Posted 17 August 2010 - 12:13 PM
You made some very good and valid points Deej.
I know one of the things my friends (and bandmates) joke about are the Studio finishes and prices. I mean it's absolutely crazy!
So let say you decide to buy a Studio, because it's the cheapest way to get a Gibson Les Paul and you always wanted an LP right? So you start to check them out.
Faded Brown Mahogany or Faded Red Mahogany, ok, they're ok looking. No binding so the aesthetic quality is gone, but hey the price is $799. and that's not bad for a "real" LP. But you think, Hmm, I'd rather have one in black or maybe in white. Besides the Red and Brown ones only come with a Gigbag (Lame) and you have to upgrade the paintjob to get a hardcase, (again, Lame.)
So now the price just jumped to $1,320.
To make the Studio guitar white, black, wine red, satin ebony, or fireburst adds another $520. to the price.
Yes to make the guitar white somehow warrants a $520. increase? Who do they think they're kidding? What a slap in the face for the "fans" of Gibson. I could buy the Faded Brown or Red Studio and get any decent luthier to make it white or black for way less then $520. dollars.
Plus say you pay the $1,320. for the Studio in another color. How long before it starts to sink in that you just paid Thirteen Hundred Dollars (plus tax) on a STUDIO! No binding or cosmetics. You paid over $1,300. for Gibsons barebones "starter" LP.
And since you paid so much for a Studio you might as well save up more and go for the LP Standard Traditional that comes with a hardshell case for $2,189. (plus tax) Ok now we're starting to have an LP that looks like an LP, as long as you only want Gold or Black as your color choices.
But then what's this? Plastic Tuners? There's plastic tuners on a $2,200. guitar? Is this bizarro world? Plastic tuners break, plastic breaks down due to heat and just age. Even the best plastics break down, it's fact. So now first thing you've got to do with your $2,200. guitar is freaking buy some real metal tuners.
It's like madness, you jump from model to model and there's always something missing that's on another model.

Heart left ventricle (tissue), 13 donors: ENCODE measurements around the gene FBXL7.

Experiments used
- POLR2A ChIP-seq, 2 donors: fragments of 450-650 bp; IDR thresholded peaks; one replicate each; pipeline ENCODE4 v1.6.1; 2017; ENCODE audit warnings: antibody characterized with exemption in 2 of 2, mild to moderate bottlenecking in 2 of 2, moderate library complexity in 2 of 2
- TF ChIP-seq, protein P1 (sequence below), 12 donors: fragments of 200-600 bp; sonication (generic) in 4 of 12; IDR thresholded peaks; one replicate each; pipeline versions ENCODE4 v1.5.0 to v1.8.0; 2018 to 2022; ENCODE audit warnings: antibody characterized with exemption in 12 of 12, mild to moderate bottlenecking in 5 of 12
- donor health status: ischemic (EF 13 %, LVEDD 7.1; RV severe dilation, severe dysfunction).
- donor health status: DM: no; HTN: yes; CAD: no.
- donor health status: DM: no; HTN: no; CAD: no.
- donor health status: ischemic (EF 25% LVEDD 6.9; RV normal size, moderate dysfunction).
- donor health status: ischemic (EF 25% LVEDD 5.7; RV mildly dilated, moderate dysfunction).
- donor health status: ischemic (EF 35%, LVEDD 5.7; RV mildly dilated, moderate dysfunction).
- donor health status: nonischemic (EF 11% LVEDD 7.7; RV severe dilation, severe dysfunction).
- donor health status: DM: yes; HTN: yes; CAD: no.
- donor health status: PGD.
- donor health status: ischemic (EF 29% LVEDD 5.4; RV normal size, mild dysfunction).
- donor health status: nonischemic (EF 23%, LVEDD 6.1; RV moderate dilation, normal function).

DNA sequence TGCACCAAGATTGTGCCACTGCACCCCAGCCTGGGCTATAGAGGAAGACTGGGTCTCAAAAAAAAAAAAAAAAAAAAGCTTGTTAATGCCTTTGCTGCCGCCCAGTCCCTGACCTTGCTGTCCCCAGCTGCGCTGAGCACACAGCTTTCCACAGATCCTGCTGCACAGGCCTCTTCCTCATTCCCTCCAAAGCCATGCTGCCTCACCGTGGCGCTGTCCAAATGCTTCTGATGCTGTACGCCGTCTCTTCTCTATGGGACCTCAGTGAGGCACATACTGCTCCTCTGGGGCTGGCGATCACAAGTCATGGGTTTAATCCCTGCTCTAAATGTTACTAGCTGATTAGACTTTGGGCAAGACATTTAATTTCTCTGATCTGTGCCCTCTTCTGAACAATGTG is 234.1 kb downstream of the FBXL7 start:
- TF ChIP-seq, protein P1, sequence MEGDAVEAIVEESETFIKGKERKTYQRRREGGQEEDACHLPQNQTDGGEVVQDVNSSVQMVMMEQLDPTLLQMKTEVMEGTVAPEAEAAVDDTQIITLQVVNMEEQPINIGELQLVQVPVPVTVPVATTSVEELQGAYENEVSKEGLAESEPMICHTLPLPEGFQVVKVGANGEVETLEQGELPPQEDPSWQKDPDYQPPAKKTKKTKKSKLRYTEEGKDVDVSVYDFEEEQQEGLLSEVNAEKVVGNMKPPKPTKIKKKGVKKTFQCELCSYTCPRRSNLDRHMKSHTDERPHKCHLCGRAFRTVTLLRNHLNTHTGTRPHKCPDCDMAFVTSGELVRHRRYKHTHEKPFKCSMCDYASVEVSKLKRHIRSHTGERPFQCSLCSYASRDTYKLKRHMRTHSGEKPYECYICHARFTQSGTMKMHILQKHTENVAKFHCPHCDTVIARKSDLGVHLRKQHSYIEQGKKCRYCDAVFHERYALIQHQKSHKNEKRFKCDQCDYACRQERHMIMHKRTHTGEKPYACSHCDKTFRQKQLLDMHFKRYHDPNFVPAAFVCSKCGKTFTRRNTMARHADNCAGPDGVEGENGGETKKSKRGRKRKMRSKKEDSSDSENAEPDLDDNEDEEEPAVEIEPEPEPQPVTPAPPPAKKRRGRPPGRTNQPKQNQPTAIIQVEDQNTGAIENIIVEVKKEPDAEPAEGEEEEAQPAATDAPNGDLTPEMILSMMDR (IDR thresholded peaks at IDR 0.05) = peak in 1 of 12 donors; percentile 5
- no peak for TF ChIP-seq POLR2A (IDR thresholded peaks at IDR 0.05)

Like that Standard Traditional Pro? Awesome. Hope you like plain tops, Slash wanna-be pickups and 3 color options, but at least you get metal tuners this time.
Like the Standard Tradtional Plus? Crap we're back to plastic tuners and burst finishes that don't have the teardrop shape to them, just an outline of color around the bodys front.
Like that Standard Pro? Hope you like weight relieved semi-hollow guitars, and locking jacks. (that's gotta be fun when your cord locks to your guitar. What happens when some drunk fool trips on your cord? Does it break? Yank parts out of the guitar? Or is it locked in so tight it will just yank you around instead?) But hey we get some metal tuners, but again no teardrop shape to the burst finish, again just an outline around the front of the body.
Like the Supreme? Hope you like cherry sunburst, because that's the only color you get?
The Custom I can't say anything about, those are really beautiful guitars in every color offered. Price being around $4,000. is a real killer though. But they are beautiful and amazing guitars. I've played some very nice ones in my time.
I just wish they'd make one line of Modern Standards, with metal tuners, nice burst finishes in multiple colors, and that be it. Not all this Plus, Pro, Tradtional, nonsense.
So are Gibson prices unrealistically too high? Well when a barebones Studio in any color then faded costs $1,300. Then yeah I'd say they've priced themselves out of the regular working joes/working musicians budget.
and quite frankly for $1,300. I expect some binding on that guitar. (and yes I know exactly how much work/time goes into installing and (post-paint) cleaning the binding takes.)
Even the fake binding on the Tribute 50's body (HB and GT) looked really nice. Then you look at the other colors, which have no fake binding, and is it any wonder that the GT's and HB's sold out in less then a week? Those ones actually looked good, and it made the black/red/white ones next to them look cheap in comparison.
I know it's a crazy concept for some people, but when people spend $1,000.+ dollars on a guitar they want it to look good and not look like a cheap budget model. Which is exactly what the Studios look like, (and to be fair, that's what they're supposed to be.) $1,300. for a budget model.
And yeah people can say, "Then buy the faded red or brown for $799." but to be honest have you held or felt one of those? They feel like unfinished guitars. The woodgrain isn't filled in, they're just painted. They don't feel rough like they're unsanded, but they don't feel right either. They feel like someone's homemade LP they made in the garage and didn't finish.